memories ...

memories ...

zondag 19 juli 2015

Alternative apple cake

We had two apples lying around and I had a craving for baking and eating something sweet. That much coincidence must lead to an apple dessert, don't you think? 

I saw a recipe for an Irish apple cake on The Baker Upstairs that looked lovely and I used the recipe for my version of the cake. I adapted it a bit to: (a) include some almonds that were lying around, (b) add some wholesomeness by adding oats to the flour content and (c) adding some vanilla too. My fourth alternation (my idea was to add some raisins to the apple mixture - I personally love the combination of apples and raisins ...) didn't get the approval of my dad and sister so wasn't executed. 
So the original recipe was only a guideline to the measurements for me :)

It's result was a tasty cake that wasn't heavy at all. 

- 2 apples
- 1/2 teaspoon cinnamon
- 2 teaspoons white sugar
- 5 tablespoons oats, ground to resemble flour
- 4 tablespoons ground almonds
- 110 grams plain flour
- 50 grams vanilla pudding powder
- 150 grams white sugar
- 8 tablespoons butter
- 3 teaspoons baking powder
- 1 egg
- 125 ml milk

How to:
First butter and flour a round cake tin (diameter of about 28 cm). Preheat the oven to 175°C.
Cut the apples in small cubes and mix them with the two teaspoons of sugar and the cinnamon.
Mix the flour, the vanilla powder, baking powder, the sugar, ground oats and ground almonds.
Put the 8 tablespoons of butter in the flour mixture and mix it through by hand so that a course mixture is formed.
Mix the milk and the egg with a fork and add this to the rest of the ingredients. Then, mix until just combined.
Put 2/3 of the batter in the cake tin and spread the batter to cover the whole surface.
Then scatter the apple mixture on top of the batter. With a spoon, put some dollops of the rest of the batter on top of the apples. Try to spread the remaining batter as well as you can to cover the apples.
Put in the over for about 25 minutes or until lightly browned on top.
Serve slightly cooled. 


zondag 12 juli 2015

Shortbread biscuits

Being in Scotland, we just couldn't ignore the fact that shortbread biscuits were all around. Both of us received a small package of these simple but delicious biscuits as a welcome gift (next to small wine bottles, a range of teas, and some chocolates) from the owners of the cottage we rented.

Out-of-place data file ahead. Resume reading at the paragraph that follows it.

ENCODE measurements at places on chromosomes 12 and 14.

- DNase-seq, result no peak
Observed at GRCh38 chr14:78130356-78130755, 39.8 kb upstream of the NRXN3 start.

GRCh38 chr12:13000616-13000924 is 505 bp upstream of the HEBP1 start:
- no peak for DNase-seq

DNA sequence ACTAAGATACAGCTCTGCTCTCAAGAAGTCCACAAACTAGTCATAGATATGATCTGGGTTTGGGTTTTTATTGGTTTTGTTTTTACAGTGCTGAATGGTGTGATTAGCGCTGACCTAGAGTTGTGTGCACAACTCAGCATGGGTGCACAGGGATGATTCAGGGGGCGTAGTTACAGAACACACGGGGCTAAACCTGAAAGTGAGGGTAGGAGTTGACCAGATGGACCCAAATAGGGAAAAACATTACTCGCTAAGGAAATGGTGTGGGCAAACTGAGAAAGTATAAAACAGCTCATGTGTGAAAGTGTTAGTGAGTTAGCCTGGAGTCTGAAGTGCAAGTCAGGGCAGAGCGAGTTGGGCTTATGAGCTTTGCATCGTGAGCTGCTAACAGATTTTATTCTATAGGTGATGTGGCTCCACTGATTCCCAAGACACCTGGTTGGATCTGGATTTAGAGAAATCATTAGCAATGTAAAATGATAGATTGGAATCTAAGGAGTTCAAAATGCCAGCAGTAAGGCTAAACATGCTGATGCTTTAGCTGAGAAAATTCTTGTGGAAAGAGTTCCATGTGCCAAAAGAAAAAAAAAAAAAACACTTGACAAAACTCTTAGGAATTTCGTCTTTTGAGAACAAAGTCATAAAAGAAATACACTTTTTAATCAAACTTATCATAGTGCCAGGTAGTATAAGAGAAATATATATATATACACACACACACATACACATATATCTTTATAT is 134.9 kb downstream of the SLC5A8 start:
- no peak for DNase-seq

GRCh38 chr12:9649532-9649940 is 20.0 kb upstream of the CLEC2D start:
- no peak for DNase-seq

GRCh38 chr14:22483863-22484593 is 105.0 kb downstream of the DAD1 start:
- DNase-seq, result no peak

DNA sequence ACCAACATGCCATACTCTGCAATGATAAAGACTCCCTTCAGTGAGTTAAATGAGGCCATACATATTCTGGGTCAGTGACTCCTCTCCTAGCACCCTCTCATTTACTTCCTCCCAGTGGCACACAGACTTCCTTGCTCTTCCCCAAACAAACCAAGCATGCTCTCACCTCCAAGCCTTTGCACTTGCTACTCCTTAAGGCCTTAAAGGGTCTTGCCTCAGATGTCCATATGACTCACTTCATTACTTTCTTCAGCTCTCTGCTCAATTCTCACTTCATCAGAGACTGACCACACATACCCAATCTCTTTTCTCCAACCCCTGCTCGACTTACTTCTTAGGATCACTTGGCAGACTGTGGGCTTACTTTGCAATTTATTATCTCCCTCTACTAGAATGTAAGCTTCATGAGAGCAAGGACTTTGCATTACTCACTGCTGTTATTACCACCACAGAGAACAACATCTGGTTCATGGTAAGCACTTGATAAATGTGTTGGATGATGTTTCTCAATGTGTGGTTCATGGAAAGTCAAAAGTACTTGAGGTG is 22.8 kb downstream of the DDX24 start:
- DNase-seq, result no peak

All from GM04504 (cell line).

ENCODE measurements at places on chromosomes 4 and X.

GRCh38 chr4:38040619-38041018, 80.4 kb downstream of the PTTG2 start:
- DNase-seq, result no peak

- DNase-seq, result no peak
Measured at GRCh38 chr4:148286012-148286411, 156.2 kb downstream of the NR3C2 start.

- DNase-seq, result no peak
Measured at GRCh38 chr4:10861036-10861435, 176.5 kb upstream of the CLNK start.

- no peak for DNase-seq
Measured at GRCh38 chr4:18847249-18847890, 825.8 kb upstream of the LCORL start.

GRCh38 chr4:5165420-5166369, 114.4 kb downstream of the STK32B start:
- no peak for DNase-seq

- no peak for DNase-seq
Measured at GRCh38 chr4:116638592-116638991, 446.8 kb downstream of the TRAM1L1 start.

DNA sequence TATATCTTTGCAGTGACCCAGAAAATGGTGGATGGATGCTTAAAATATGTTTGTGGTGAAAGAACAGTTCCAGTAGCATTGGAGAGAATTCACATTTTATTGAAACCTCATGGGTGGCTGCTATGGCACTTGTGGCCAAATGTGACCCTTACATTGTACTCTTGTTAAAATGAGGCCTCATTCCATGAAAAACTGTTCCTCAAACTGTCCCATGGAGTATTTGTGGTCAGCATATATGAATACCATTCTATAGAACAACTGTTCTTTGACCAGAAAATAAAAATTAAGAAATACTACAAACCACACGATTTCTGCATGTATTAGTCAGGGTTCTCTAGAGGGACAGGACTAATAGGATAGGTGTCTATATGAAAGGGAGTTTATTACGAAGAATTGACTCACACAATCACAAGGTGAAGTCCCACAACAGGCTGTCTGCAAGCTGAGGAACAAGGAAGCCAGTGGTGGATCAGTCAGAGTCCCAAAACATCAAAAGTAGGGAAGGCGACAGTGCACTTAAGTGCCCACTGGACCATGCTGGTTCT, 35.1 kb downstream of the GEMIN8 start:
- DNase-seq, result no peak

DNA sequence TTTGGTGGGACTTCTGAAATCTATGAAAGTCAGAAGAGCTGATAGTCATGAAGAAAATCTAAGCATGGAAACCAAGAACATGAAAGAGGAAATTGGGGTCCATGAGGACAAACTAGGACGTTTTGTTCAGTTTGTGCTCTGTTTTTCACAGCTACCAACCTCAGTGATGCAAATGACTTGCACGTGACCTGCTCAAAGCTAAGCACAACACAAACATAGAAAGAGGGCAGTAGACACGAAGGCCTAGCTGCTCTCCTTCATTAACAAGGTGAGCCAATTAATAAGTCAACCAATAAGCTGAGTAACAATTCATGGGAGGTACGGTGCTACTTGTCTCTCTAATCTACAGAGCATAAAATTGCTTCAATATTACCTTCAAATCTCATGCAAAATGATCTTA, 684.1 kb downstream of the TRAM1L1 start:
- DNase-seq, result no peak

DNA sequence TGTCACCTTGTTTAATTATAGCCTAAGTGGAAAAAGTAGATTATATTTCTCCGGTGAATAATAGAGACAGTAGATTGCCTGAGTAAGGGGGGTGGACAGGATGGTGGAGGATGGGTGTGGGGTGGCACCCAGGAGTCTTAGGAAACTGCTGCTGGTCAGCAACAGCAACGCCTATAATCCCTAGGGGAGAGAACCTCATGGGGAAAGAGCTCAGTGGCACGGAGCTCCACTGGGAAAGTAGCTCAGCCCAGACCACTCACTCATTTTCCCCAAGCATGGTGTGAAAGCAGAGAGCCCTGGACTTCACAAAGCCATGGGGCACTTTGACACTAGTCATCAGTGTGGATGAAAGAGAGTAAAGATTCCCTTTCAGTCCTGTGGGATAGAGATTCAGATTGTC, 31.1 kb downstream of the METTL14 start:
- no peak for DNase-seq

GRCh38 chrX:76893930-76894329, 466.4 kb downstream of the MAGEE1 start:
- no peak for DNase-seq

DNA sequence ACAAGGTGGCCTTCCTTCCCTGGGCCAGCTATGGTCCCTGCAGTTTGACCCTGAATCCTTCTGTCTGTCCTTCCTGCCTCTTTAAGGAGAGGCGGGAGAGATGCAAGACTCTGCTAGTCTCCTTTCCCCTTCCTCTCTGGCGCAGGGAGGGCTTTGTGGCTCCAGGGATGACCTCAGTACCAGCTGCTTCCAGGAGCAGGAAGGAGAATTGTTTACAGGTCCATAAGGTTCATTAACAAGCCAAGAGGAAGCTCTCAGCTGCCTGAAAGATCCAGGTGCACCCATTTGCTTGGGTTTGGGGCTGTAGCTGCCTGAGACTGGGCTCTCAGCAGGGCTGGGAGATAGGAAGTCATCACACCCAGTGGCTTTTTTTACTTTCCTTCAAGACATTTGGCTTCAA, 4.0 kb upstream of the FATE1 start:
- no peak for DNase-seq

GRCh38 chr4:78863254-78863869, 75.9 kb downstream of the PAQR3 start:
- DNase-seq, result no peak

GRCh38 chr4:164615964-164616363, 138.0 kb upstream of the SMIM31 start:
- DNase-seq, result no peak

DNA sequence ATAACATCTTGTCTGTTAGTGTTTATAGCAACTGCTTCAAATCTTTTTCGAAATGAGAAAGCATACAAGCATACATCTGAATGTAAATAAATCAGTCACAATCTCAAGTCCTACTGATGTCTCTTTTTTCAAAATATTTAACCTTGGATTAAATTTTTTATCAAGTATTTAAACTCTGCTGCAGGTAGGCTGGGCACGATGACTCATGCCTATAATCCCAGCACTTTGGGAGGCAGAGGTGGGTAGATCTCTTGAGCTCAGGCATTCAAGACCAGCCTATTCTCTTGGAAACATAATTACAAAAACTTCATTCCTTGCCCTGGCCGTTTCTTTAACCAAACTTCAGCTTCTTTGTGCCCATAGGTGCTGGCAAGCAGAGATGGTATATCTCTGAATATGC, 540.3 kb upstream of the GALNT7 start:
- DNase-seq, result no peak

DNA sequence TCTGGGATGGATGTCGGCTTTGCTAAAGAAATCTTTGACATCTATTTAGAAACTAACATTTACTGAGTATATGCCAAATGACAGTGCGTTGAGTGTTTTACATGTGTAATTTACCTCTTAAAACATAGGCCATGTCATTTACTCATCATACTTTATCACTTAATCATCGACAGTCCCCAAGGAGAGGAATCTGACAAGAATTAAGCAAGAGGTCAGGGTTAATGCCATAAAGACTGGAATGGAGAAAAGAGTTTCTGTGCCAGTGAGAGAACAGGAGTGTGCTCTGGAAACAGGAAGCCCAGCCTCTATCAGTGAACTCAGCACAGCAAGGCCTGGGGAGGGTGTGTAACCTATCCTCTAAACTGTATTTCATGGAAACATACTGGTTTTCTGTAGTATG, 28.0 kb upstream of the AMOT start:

On the 3rd of July, I was to receive my results of the final exams. Not having internet, my mum would call me when she'd received them and at a quarter past 2 in the afternoon I got the long awaited call to tell me I passed and received some very good results. I was over excited and we had a mini celebration at night on 'our' little terrace with tea, wine, shortbread biscuits and chocolates. It was small, not fancy nor decadent but pure bliss knowing nothing was there to worry about under the Scottish sun :)

Home, I wanted to recreate the shortbread biscuits and as they are super simple to whip up, I could serve them in no time. I'm not claiming this is the original recipe but they were great!

Emily enjoying the evening 

Ingredients for 20 small biscuits:
- 120 grams butter
- 60 grams sugar
- 175 grams flour
- pinch of salt
- two extra table spoons of sugar

How to:
Preheat the oven to 180°C.
Cream the butter and the sugar.

When combined, add the flour and the salt and mix with your hands. You'll soon have a heavy dough you can easily shape.
Put the dough on a smooth surface (I used a parchment paper lined table) and form a square shape of about 1 cm thick.
Then you can cut it into 10 long 'fingers' which you can cut in half afterwards to become 20 sort of evenly shaped elongated biscuits.

I rolled mine in a little sugar for extra texture. 

Put the biscuits on a parchment lined baking tray and bake for about 20 minutes or until sides become slightly golden brown.

Leave to cool.

They disappeared very quickly so be fast to taste-test! ;)


zaterdag 11 juli 2015

Holiday in Scotland and a basic vegetarian chili

It's been some time since I've written something here but for good reason: I was on holiday to Scotland for 11 days with one of my best friends Emily. 

Emily and I made the most out of the beautiful weather (sunny, warm: 20-25°C!) and the landscapes we cannot enjoy in our own little Flanders. 

There we rented a small cottage called Squirrel Lodge and we cooked almost every day after coming home from a good, long walk around the countryside.